THE price of Ethereum is on the rise and has soared to record highs every day since the start of April.
But what exactly is Ethereum and why is it going up in value? We explain what you need to know.
But first, a word of warning: buying cryptocurrencies as well as stocks and shares is a very risky business.
Investing is not a guaranteed way to make money, so make sure you know the risks and can afford to lose the cash.
Cryptocurrencies are highly volatile, so your cash can go down as well as up in the blink of an eye – you can lose all the money you put in.
What is Ethereum?
Ethereum is a cryptocurrency that was released in 2015. It's the second largest after Bitcoin.
In fact, some experts believe it has the potential to one day overtake Bitcoin as the dominant coin in the market.
5 risks of crypto investments
THE Financial Conduct Authority (FCA) has warned people about the risks of investing in cryptocurrencies.
- Consumer protection: Some investments advertising high returns based on cryptoassets may not be subject to regulation beyond anti-money laundering requirements.
- Price volatility: Significant price volatility in cryptoassets, combined with the inherent difficulties of valuing cryptoassets reliably, places consumers at a high risk of losses.
- Product complexity: The complexity of some products and services relating to cryptoassets can make it hard for consumers to understand the risks. There is no guarantee that cryptoassets can be converted back into cash. Converting a cryptoasset back to cash depends on demand and supply existing in the market.
- Charges and fees: Consumers should consider the impact of fees and charges on their investment which may be more than those for regulated investment products.
- Marketing materials: Firms may overstate the returns of products or understate the risks involved.
It was founded by eight people, one of which is 27-year-old cryptocurrency "celebrity" Vitalik Buterin.
Ethereum is also a ledger technology – using “blockchain”, like Bitcoin – that companies are using to build new programmes.
A blockchain is where encrypted data can be transferred securely, making it nearly impossible to duplicate or counterfeit.
This ledger is the foundation of any cryptocurrency transaction.
E Toro writes that cryptocurrency allows people to trade currency or assets digitally outside of any government or bank.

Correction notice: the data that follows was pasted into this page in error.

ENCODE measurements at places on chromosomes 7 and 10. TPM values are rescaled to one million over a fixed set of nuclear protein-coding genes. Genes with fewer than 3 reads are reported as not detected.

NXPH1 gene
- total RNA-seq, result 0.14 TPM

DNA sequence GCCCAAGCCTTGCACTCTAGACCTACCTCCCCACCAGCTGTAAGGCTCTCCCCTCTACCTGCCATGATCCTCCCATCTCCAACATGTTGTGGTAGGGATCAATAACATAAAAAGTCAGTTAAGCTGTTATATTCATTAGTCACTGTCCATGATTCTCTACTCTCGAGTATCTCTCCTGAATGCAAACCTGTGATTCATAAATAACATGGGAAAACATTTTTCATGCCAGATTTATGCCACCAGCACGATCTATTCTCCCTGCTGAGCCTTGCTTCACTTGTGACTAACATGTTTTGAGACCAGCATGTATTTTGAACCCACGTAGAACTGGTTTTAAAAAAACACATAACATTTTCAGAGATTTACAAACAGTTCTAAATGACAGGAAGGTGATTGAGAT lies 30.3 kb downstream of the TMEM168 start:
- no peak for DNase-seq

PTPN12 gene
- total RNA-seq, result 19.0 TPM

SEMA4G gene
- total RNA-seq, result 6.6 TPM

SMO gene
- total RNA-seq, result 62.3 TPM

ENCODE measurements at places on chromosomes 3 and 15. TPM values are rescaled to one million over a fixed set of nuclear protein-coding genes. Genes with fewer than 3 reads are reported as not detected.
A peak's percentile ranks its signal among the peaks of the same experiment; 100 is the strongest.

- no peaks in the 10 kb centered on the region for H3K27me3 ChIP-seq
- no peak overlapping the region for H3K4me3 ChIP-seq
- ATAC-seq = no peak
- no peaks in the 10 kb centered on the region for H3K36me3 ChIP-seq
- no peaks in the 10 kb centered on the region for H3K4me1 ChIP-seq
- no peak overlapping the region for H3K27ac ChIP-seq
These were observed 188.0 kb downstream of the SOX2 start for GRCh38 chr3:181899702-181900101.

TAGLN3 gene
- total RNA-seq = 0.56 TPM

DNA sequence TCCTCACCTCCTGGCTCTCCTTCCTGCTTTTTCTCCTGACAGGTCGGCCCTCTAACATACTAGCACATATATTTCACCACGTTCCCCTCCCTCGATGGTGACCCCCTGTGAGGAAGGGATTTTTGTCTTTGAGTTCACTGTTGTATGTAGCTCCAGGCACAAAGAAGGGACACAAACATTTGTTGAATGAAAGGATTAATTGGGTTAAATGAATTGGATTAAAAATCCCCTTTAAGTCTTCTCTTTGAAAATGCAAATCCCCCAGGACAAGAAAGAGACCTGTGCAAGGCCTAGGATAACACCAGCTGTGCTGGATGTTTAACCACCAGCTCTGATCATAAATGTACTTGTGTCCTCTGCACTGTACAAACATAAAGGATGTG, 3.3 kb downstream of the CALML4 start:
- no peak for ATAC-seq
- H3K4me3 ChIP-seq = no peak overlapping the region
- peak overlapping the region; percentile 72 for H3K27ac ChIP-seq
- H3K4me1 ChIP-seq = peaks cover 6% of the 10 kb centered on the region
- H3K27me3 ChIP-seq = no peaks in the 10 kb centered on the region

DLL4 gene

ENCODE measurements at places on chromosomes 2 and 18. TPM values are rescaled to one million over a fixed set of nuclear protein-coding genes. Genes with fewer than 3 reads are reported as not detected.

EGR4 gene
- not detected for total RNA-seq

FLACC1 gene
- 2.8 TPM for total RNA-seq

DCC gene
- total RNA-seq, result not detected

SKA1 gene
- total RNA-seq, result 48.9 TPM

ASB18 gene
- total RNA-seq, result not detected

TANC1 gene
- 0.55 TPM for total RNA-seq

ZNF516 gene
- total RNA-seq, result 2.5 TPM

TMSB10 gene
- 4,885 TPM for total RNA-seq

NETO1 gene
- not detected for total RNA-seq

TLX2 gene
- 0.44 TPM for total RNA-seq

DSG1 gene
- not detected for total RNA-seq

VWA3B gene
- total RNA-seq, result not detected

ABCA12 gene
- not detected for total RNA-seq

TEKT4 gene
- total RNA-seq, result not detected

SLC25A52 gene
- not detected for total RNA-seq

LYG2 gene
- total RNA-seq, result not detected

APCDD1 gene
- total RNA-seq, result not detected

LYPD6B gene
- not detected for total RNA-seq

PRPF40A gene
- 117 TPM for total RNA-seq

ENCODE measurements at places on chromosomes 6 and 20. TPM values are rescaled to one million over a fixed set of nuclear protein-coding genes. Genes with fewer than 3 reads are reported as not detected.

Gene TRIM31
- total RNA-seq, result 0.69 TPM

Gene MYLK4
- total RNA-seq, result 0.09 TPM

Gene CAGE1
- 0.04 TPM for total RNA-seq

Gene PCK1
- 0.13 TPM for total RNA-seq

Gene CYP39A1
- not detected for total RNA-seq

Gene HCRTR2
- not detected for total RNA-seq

Why is it going up?
Ethereum has increased in value by more than 3% in the last 24 hours, according to CoinMarketCap.
It now sits at around $2,794.66 (£2,004.06), up from $2,587.08 (£1,855.07) yesterday, April 28.
In fact, the cryptocurrency has reached record highs every day this month.
On April 1, Ethereum started at $1,957.79 (£1,403.83) and rose to $1,978.37 (£1,418.59).
It's not clear exactly what has spurred on this surge.
Jason Cozens, founder of fintech company Glint, said: "Ethereum's performance to smash the £2,000 barrier for the first time is further indication that alternative currencies are now firmly established amongst consumers as a viable store of value and means of exchange.
"Consumers have had enough of being punished for saving and they're increasingly embracing alternatives to fiat currencies that offer greater control over how they save and spend their money."
However, Ethereum is still worth far less than Bitcoin, which today is valued at $53,974.11 (£38,702.14).
Simon Peters, cryptoasset analyst at multi-asset investment platform eToro, said: "While the more established Bitcoin is many times higher than ethereum and other coins on a dollar basis, the fact is this is an emerging asset class, and the long-term potential of coins like ethereum is clearly attracting attention."
Brits are being warned they risk losing all of their money if they invest in bitcoin and other cryptocurrencies.
It comes after a ban on some crypto-related investment products.
From Dogecoin and Litecoin to Bitcoin – here are the different cryptocurrencies explained.
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